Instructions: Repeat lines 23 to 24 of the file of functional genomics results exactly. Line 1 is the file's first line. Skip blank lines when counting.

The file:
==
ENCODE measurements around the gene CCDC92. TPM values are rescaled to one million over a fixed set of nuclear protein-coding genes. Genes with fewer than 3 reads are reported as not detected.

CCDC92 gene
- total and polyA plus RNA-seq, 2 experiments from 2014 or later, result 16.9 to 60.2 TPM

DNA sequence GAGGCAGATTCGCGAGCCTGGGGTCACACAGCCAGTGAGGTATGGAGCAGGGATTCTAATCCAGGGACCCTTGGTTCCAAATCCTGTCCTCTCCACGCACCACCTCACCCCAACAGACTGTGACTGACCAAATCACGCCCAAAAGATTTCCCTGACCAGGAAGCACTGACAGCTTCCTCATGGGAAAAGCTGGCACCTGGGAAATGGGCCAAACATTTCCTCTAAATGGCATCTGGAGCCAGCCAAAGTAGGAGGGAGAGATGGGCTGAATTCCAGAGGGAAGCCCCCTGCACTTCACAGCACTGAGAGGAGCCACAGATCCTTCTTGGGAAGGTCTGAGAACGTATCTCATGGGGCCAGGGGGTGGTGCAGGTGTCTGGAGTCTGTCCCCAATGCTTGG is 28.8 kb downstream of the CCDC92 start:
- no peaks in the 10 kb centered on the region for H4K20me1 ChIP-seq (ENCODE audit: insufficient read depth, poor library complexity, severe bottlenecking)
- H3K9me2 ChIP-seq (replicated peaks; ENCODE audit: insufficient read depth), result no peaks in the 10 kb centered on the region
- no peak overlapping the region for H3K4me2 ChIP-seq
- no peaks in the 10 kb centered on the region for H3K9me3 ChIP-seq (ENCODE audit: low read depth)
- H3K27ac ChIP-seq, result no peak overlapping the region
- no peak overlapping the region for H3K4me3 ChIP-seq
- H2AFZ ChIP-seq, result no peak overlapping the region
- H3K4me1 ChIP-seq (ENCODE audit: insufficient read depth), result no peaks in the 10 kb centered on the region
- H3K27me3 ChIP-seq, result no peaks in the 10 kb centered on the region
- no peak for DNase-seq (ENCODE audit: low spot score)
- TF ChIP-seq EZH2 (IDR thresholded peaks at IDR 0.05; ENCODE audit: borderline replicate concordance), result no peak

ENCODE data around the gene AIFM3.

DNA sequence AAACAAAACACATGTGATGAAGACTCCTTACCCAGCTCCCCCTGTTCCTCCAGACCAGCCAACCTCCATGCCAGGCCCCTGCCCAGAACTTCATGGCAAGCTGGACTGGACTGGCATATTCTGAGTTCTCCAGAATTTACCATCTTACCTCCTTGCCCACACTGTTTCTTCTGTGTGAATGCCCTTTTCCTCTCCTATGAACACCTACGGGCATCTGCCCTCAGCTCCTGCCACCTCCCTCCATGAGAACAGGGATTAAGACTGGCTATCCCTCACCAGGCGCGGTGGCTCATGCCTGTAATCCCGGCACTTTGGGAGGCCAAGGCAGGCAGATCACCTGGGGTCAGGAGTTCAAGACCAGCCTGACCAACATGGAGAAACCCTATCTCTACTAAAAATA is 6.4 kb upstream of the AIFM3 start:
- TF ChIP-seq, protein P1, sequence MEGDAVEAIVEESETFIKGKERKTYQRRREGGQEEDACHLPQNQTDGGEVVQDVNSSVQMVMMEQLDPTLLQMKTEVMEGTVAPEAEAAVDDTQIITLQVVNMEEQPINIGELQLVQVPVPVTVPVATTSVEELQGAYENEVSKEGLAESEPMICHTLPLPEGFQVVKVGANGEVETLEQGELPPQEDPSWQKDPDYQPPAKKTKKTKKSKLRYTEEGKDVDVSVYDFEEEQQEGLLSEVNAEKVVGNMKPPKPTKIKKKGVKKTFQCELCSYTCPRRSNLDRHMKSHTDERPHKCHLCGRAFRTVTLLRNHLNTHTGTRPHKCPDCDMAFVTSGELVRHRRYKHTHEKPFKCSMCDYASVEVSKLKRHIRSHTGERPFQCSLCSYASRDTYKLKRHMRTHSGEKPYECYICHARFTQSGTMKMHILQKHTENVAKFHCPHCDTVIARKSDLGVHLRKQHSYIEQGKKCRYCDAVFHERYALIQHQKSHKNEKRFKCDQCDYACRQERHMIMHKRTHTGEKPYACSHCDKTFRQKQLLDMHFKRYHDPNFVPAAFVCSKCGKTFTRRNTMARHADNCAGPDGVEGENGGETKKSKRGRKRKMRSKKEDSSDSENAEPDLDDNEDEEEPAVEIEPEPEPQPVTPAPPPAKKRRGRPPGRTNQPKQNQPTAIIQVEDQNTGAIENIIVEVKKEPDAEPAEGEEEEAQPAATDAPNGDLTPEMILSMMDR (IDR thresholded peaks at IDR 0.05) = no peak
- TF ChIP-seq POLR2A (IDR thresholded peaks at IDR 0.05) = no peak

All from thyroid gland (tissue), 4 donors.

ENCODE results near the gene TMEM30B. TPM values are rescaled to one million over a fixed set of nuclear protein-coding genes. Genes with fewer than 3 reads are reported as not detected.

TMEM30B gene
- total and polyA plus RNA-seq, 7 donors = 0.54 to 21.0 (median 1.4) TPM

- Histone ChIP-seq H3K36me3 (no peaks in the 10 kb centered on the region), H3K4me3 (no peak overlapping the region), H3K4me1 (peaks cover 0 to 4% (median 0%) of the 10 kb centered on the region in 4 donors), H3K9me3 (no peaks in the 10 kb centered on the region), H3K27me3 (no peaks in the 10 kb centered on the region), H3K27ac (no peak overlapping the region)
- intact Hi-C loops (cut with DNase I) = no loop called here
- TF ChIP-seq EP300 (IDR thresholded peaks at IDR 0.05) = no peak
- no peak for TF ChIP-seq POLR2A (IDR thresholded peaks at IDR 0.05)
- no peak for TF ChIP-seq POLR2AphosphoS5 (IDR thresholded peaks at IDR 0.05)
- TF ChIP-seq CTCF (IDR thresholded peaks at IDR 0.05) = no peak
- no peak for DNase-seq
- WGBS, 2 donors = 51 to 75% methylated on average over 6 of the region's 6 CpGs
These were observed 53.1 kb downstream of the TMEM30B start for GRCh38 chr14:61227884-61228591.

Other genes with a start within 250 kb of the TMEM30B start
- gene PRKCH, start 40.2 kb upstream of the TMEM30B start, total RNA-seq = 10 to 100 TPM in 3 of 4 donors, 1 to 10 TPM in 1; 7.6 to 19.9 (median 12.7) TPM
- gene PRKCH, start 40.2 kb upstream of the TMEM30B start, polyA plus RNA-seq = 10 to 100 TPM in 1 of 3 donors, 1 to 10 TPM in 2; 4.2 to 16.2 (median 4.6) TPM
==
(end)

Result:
- total and polyA plus RNA-seq, 7 donors = 0.54 to 21.0 (median 1.4) TPM

- Histone ChIP-seq H3K36me3 (no peaks in the 10 kb centered on the region), H3K4me3 (no peak overlapping the region), H3K4me1 (peaks cover 0 to 4% (median 0%) of the 10 kb centered on the region in 4 donors), H3K9me3 (no peaks in the 10 kb centered on the region), H3K27me3 (no peaks in the 10 kb centered on the region), H3K27ac (no peak overlapping the region)